Procedures

The participants were instructed to refrain from heavy training, maintain a regular diet 24 h prior to testing, and to abstain from the ingestion of any stimulant (caffeine drink, nicotine, etc.) or alcohol during the preceding testing day. All participants were familiarised with the tests and the equipment prior the data collection.

Three incremental tests were performed in laboratory-controlled conditions: a maximal incremental cadence cycle ergometer test, and two maximal incremental cadence SB tests to verify the test–retest reliability. The tests were performed two to four days apart, at the same time of day and room temperature in order to ensure similar environmental conditions.

Incremental cycling test

The cycling protocol was performed on a Lode Excalibur Sport Cycle Ergometer (Groninger, Holland). Prior to the maximal test, a 5-min warm-up at a workload of 50–60 W with a cadence of 90 rpm was performed. After a three-minute rest, the participants started the test at an initial workload relative to their body weight (2.75 W kg−1) with the cadence increased by 10 rpm each minute from an initial cadence of 70 rpm.9 The test was terminated when the selected cadence could no longer be maintained or at volitional exhaustion.

Incremental SB test

The SB protocol was performed on an instrumented SB (2.0 cm × 0.6 cm × 0.025 cm) developed specifically for this project (Figure 1). The SB surface was made of polyethylene (friction coefficient = 0.1) and a non-slip material (ethylene vinyl acetate – EVA) was placed underneath. Two optical sensors, connected to a computer, were placed at both extremities of the SB to detect the movement of the athletes’ feet, and to determine the contact time at the lateral stoppers to indicate the athletes’ cadence. Specific software was developed to control and help the athlete to keep the pace by providing visual and auditory feedback, and also to determine the end of the test by means of the signals input from the SB. The subject wore a pair of fleece socks to skate on SB during the test. The participants performed a five-minute warm-up at a cadence of 30 push-offs per minute. After a 3-min rest, the test began with a cadence of 30 push-off/min and it increased by three push-off/min every minute. The participants were asked to maintain a constant skating posture, and they were free to move their arms during the test. The test was completed when the selected cadence could no longer be maintained or at volitional exhaustion. Identical procedures were applied during the re-test.

Instrumented SB scheme. 1 – photoemitter; 2 – photordeceptor.

Figure 1. Instrumented SB scheme. 1 – photoemitter; 2 – photordeceptor.

Participants were verbally encouraged to exert maximum effort during the tests. The rate of perceived exertion (RPE) during the tests was accessed by the Borg scale (6–20 points) at the end of each stage.10 Ventilation (VE), respiratory exchange ratio (RER) and oxygen consumption (VO2) were measured breath-by-breath using a gas analyser (Quark PFT Ergo, Cosmed, Rome, Italy), calibrated according to manufacturer's instructions prior to each test. VO2max was considered to be the highest value averaged over 15-s. The attainment of VO2max was defined using the criteria proposed by Howley et al.11 The maximal cadence (CADmax) was defined as the maximal number of push-offs/min reached during the SB test. If the final stage was not completed, the CADmax was calculated according to the follow equation adapted from Kuipers et al.12:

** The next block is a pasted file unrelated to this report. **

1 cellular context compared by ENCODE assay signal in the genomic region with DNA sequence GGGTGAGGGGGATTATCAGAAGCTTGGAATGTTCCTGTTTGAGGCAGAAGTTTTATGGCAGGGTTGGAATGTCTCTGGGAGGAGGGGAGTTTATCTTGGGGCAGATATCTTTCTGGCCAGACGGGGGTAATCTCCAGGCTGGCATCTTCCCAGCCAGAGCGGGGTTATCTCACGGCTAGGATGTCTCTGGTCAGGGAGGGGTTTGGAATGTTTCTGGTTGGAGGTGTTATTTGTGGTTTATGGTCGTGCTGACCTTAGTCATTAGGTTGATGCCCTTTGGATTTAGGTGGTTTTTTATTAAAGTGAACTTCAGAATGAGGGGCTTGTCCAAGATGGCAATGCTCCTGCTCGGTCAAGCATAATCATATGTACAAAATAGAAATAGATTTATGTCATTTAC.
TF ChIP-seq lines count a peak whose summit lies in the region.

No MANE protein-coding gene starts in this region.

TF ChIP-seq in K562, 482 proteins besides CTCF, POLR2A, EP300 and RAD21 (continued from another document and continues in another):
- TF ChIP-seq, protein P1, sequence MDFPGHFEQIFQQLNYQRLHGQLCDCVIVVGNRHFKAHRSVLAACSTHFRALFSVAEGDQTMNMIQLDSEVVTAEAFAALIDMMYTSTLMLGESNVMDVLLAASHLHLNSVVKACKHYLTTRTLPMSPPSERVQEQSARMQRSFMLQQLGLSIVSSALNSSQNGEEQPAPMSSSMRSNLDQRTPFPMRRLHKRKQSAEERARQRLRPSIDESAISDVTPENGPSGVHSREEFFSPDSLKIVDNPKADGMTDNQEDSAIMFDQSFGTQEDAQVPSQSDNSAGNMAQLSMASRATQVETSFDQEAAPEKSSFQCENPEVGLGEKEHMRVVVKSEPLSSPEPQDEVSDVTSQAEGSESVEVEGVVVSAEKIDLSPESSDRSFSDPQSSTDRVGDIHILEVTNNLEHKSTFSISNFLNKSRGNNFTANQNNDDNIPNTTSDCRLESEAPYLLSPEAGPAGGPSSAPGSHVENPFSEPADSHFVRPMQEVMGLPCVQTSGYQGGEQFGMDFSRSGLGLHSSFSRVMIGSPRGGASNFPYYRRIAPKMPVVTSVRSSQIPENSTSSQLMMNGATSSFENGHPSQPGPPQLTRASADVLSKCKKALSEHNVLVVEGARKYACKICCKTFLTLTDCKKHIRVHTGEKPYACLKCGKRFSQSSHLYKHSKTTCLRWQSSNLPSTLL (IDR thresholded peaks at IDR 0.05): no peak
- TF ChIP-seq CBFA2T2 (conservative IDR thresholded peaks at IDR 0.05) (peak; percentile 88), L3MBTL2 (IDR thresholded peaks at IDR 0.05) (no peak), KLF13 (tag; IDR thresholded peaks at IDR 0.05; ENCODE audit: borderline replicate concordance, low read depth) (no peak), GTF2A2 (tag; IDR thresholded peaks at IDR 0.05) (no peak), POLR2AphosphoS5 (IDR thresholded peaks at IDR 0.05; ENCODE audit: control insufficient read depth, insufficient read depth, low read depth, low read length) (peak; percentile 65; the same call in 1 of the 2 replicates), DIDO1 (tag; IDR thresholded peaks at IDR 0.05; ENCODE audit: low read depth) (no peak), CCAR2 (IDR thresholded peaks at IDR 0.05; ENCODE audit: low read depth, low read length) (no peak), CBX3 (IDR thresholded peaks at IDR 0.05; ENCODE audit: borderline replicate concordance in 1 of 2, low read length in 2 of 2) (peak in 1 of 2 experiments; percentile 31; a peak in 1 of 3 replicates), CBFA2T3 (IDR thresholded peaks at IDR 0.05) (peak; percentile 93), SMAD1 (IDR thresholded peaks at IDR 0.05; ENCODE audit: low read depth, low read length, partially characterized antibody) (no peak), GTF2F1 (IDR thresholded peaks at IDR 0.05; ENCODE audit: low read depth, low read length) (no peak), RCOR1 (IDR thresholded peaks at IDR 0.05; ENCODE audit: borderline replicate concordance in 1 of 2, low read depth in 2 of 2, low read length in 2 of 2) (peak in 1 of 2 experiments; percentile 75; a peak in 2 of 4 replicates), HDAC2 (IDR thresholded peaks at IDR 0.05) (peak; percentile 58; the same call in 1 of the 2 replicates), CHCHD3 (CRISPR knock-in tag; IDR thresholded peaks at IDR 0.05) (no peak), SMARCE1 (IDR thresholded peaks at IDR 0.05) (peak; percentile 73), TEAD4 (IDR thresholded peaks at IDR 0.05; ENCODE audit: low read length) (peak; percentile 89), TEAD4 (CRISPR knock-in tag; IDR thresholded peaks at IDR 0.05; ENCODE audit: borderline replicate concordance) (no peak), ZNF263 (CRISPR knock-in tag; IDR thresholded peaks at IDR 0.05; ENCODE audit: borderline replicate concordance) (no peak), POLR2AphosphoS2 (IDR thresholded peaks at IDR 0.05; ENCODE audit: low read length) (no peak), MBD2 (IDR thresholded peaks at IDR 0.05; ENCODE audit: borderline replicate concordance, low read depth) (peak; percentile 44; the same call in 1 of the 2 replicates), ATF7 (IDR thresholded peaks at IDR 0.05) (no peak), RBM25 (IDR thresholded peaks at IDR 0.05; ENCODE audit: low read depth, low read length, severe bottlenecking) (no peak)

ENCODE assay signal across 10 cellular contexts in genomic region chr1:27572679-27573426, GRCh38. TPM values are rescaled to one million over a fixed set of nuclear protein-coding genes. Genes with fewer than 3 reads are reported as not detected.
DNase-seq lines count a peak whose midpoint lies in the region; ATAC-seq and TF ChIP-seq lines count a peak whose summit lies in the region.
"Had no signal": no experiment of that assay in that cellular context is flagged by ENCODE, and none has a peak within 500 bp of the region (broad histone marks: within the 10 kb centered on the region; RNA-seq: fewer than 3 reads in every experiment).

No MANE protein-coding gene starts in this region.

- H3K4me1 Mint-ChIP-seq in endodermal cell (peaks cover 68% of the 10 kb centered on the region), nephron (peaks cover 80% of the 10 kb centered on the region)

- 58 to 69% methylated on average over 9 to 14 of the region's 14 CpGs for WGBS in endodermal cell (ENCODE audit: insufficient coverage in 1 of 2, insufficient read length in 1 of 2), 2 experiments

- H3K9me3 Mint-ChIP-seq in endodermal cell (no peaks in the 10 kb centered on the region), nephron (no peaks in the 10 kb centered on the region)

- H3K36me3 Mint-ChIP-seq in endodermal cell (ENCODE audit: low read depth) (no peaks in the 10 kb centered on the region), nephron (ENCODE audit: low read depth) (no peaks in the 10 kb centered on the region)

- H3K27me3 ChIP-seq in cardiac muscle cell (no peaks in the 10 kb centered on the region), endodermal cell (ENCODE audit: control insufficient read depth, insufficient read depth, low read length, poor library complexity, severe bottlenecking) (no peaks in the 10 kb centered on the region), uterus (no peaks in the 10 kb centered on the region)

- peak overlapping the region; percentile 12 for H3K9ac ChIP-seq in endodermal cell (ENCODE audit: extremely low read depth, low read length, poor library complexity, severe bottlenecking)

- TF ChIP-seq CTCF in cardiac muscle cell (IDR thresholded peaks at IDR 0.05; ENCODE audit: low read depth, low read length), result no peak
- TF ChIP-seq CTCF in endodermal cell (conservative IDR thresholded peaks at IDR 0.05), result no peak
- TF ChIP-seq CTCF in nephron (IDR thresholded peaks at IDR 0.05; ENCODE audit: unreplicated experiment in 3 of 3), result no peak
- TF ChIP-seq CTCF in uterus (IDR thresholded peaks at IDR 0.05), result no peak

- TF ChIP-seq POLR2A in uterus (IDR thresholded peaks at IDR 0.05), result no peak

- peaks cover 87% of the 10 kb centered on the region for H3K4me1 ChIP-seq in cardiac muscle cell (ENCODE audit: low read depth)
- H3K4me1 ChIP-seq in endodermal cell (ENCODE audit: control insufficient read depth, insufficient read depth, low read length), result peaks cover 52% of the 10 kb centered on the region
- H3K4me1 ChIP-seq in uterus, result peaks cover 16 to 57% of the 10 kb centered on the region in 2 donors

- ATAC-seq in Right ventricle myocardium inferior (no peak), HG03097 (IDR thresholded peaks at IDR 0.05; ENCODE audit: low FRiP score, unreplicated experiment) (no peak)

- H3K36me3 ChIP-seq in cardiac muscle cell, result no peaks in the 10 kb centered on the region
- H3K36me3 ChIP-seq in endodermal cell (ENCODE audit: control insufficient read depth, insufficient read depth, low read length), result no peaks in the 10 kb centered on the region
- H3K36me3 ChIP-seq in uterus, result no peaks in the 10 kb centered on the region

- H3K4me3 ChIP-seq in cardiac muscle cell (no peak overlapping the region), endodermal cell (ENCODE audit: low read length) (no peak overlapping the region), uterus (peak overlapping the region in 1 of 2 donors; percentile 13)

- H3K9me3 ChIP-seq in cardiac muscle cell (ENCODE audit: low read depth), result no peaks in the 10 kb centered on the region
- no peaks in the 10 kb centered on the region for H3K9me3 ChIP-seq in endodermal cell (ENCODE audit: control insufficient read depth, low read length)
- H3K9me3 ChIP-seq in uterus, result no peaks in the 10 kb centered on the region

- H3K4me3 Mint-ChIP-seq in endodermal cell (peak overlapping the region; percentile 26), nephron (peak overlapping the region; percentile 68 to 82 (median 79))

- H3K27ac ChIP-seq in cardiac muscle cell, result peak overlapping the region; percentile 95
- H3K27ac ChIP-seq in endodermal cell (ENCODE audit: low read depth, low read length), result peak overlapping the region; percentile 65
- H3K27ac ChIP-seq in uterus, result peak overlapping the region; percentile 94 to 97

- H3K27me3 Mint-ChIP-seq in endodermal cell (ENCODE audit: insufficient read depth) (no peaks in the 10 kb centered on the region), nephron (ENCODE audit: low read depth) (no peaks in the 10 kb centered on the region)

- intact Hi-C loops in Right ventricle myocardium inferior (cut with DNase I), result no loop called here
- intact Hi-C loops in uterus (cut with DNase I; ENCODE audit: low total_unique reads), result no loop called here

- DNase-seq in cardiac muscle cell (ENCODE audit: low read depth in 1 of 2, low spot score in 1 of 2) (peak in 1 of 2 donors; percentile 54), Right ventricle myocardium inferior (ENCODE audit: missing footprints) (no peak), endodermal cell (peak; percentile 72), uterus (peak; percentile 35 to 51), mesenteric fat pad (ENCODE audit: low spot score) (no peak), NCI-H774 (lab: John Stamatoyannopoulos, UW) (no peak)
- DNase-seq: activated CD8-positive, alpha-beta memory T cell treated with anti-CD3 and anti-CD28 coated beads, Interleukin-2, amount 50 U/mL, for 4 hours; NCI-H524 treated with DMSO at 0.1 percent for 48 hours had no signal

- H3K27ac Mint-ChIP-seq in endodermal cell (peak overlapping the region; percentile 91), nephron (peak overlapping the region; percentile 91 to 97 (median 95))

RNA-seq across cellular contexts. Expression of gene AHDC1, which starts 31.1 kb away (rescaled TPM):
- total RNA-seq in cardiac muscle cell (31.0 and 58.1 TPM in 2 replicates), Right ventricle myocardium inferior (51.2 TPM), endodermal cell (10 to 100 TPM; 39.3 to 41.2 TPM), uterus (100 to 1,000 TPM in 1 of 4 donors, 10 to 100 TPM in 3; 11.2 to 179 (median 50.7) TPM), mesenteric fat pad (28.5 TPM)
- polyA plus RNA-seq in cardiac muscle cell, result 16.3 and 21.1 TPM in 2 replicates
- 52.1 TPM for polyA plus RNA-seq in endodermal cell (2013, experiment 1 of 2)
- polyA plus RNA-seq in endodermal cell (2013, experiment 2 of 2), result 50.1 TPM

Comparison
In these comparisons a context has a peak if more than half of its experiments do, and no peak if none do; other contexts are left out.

Fórmula

with CADf the cadence of the final stage completed, t the uncompleted stage time (s), 60 the stage duration (s) and 3 the cadence increment per stage. Blood samples were collected from subjects’ earlobe one, three, and five minutes following test completion to assess the maximal blood lactate concentration ([Lac]max). [Lac] were assessed using an electrochemical analyser (YSI 2700 STAT, Yellow Springs, OH, USA), calibrated according to the manufacturer's recommendations before each analysis. The ventilatory threshold (VT) intensity was determined by two experienced evaluators, established as an increase in respiratory equivalent for O2 and CO2 respectively.13 D-max method14 was used to identify the heart rate deflection point (HRDP), which is related to the anaerobic threshold (AT).15

A paired t-test was used to compare data obtained from the two SB trials in a test–retest fashion and between the SB and cycling tests. Heteroscedasticity of all variables were examined by Bland–Altman plotting of the absolute individual differences vs. the individual means. The slope of the linear regression of this data was tested against zero, in order to assess the relationship significance.16 Intraclass correlation coefficients (ICC) and typical error of measurement (TEM) were calculated according to Hopkins17 to determine the test–retest reliability. The TEM was expressed as coefficient of variation (CVTEM). The ICCs were interpreted as follows: 0.90–0.99 as high reliability; 0.80–0.89 as good reliability; 0.70–0.79 as fair reliability; and <0.69 as poor reliability.18 Pearson's correlations were used to examine the relationships between cycle ergometer and SB tests. The following criterion was adopted for interpreting the magnitude of correlation between variables: <0.1 as trivial; 0.11–0.3 as small; 0.31–0.5 as moderate; 0.51–0.7 as large; 0.71–0.9 as very large; and 0.91–1.0 as almost perfect.19 Statistical analysis was conducted using Statistical Package for Social Sciences (SPSS Inc. v.17.0, Chicago, USA) and the confidence level was set at 5%.